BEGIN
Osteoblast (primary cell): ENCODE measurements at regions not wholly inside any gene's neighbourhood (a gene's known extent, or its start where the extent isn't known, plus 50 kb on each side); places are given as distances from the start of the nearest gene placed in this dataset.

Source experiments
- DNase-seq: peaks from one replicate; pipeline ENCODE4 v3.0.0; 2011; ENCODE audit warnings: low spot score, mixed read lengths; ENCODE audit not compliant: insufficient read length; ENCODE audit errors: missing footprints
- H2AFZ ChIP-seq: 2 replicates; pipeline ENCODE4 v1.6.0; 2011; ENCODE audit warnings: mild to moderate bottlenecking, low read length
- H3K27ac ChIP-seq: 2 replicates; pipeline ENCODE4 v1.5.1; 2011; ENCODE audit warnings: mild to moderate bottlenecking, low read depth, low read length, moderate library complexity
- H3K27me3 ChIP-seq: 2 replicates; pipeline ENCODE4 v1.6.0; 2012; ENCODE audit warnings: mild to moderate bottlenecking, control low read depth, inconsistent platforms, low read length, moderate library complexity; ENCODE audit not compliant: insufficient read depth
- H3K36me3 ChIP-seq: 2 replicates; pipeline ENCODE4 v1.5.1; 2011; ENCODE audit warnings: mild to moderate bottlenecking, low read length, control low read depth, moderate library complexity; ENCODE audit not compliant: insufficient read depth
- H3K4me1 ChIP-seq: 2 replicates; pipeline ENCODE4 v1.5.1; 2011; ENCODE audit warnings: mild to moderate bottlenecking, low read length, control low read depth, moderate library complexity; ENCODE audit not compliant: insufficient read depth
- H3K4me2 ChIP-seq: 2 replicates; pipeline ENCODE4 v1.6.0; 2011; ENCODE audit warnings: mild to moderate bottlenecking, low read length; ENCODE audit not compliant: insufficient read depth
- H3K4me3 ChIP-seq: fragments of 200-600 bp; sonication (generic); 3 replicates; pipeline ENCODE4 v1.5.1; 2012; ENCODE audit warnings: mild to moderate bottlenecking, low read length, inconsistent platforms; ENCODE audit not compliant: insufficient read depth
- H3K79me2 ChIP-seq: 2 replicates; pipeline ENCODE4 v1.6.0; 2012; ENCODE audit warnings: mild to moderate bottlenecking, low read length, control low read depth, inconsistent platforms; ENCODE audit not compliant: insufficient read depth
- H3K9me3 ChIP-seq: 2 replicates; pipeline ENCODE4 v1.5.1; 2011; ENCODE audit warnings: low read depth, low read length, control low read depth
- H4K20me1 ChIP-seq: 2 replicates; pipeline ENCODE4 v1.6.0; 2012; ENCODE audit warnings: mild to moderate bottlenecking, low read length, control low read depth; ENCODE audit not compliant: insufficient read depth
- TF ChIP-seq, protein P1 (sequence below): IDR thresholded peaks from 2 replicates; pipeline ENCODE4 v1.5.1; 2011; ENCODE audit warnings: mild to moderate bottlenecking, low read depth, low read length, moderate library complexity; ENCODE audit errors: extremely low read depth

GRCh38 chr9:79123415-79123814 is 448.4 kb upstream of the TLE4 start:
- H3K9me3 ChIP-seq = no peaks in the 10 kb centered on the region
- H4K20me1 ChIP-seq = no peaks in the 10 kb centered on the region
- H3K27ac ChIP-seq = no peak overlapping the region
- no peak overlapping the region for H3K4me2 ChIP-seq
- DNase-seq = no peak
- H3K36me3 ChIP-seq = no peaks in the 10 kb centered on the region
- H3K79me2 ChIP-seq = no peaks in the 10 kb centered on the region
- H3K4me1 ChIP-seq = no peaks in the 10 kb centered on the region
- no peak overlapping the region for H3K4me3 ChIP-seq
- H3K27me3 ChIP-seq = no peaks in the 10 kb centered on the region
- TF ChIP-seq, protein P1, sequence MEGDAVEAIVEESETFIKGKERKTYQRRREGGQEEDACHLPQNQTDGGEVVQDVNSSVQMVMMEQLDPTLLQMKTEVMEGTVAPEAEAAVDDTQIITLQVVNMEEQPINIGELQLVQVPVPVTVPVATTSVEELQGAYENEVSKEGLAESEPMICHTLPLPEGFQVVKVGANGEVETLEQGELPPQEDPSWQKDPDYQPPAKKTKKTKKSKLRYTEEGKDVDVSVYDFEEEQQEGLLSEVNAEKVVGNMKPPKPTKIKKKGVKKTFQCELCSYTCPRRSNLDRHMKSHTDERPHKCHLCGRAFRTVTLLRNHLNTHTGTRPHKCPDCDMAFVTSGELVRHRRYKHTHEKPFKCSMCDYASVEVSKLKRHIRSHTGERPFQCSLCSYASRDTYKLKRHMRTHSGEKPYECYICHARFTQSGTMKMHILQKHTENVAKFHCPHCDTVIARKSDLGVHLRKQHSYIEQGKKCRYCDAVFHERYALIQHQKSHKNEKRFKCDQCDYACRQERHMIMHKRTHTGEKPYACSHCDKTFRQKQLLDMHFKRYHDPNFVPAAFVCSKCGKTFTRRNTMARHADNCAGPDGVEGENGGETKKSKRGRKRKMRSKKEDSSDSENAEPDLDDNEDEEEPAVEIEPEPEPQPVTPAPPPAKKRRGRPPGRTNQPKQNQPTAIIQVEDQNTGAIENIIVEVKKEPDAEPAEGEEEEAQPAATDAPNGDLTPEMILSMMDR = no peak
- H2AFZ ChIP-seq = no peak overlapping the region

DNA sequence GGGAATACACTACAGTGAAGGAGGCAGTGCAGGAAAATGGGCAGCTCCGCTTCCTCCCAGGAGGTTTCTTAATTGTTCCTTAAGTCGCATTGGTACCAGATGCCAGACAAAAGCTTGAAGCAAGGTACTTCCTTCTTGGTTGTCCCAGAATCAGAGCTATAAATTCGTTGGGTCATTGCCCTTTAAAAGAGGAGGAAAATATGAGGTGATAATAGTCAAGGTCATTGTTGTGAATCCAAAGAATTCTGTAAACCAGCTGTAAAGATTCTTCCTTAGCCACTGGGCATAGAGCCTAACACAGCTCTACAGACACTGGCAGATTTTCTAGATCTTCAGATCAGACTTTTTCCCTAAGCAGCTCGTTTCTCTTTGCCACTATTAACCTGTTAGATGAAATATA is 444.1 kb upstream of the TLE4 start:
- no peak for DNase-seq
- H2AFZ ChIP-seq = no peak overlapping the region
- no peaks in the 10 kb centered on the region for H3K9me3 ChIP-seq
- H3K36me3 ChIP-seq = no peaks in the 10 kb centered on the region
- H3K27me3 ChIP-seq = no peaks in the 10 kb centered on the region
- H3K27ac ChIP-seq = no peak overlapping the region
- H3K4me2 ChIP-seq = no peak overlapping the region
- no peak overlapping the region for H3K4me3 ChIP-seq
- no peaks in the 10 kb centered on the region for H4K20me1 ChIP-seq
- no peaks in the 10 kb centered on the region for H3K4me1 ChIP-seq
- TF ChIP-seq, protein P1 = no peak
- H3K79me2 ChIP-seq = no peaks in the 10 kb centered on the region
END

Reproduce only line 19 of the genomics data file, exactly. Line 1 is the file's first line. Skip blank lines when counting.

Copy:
- no peak overlapping the region for H3K4me2 ChIP-seq